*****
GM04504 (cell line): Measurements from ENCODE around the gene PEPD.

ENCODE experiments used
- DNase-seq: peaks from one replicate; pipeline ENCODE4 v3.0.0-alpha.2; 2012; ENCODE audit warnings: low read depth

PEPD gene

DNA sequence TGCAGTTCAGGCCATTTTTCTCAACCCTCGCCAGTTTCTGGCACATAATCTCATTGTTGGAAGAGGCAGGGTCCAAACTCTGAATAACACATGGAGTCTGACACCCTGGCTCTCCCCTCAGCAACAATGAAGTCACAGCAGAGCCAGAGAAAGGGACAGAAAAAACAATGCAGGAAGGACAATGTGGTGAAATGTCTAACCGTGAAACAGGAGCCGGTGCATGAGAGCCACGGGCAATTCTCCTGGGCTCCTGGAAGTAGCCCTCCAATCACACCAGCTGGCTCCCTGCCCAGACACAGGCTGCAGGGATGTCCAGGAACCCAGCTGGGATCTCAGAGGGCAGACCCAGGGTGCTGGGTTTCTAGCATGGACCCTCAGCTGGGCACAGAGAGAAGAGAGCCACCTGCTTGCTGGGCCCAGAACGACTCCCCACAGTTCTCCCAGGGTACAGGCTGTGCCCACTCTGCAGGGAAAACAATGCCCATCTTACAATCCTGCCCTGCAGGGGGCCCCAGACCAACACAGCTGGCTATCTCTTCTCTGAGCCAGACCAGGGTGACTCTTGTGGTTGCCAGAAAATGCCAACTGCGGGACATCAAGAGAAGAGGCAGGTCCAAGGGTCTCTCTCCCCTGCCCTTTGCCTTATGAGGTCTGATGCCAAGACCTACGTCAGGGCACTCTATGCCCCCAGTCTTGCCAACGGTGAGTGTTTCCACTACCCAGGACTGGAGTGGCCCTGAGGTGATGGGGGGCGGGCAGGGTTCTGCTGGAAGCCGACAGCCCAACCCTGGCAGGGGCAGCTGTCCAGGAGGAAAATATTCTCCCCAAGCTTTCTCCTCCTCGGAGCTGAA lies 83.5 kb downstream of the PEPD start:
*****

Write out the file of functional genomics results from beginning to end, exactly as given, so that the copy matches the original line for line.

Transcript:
GM04504 (cell line): Measurements from ENCODE around the gene PEPD.

ENCODE experiments used
- DNase-seq: peaks from one replicate; pipeline ENCODE4 v3.0.0-alpha.2; 2012; ENCODE audit warnings: low read depth

PEPD gene

DNA sequence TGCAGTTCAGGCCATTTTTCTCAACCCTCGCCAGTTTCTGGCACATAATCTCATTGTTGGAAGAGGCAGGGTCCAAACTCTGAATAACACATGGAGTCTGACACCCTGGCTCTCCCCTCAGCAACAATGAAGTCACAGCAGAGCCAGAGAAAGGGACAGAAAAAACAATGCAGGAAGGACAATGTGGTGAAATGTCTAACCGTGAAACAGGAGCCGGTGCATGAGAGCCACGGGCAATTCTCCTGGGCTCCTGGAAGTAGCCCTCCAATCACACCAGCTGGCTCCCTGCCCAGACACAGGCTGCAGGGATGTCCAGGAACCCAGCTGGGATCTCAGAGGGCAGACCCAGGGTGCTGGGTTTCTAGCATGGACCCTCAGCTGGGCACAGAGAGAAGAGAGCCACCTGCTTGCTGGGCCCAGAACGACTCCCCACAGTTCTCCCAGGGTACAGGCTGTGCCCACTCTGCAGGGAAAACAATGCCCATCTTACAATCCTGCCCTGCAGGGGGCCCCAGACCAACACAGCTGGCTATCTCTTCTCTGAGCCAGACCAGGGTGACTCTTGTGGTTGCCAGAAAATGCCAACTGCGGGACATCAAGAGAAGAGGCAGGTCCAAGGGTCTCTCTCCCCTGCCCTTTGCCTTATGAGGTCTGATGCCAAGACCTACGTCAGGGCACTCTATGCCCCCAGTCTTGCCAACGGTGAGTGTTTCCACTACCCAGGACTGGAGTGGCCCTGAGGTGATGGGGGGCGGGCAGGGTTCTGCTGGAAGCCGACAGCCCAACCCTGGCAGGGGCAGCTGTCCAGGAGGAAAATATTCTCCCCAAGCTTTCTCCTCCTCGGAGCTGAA lies 83.5 kb downstream of the PEPD start: